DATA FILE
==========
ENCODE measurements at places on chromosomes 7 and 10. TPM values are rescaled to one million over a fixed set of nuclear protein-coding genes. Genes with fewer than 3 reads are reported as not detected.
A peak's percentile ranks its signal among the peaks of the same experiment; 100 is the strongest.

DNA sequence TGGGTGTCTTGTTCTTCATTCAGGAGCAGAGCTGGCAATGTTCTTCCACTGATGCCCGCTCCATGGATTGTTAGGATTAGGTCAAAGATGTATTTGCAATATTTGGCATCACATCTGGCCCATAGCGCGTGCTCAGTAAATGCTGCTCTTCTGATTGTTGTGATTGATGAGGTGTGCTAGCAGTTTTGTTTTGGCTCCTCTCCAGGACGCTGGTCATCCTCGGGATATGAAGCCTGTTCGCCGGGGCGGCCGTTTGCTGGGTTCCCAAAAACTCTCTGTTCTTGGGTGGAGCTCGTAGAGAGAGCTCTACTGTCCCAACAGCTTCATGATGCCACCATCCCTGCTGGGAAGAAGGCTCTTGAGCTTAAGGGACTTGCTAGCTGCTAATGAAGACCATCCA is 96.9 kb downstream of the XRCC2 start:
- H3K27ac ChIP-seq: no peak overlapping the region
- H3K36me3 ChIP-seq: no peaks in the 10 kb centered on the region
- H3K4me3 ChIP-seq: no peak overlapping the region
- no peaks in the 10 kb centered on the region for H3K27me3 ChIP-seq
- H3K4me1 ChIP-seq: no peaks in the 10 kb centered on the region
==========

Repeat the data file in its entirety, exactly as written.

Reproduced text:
ENCODE measurements at places on chromosomes 7 and 10. TPM values are rescaled to one million over a fixed set of nuclear protein-coding genes. Genes with fewer than 3 reads are reported as not detected.
A peak's percentile ranks its signal among the peaks of the same experiment; 100 is the strongest.

DNA sequence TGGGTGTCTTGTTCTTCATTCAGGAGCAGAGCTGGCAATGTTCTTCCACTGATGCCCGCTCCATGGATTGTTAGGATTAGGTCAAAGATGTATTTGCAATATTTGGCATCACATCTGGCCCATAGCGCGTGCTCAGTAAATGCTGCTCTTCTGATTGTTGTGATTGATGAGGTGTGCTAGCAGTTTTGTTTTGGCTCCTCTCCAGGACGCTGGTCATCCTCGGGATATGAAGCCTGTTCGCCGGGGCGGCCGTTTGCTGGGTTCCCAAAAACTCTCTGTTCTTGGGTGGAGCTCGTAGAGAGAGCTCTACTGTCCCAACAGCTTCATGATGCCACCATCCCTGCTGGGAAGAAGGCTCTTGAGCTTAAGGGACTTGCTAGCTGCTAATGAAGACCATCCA is 96.9 kb downstream of the XRCC2 start:
- H3K27ac ChIP-seq: no peak overlapping the region
- H3K36me3 ChIP-seq: no peaks in the 10 kb centered on the region
- H3K4me3 ChIP-seq: no peak overlapping the region
- no peaks in the 10 kb centered on the region for H3K27me3 ChIP-seq
- H3K4me1 ChIP-seq: no peaks in the 10 kb centered on the region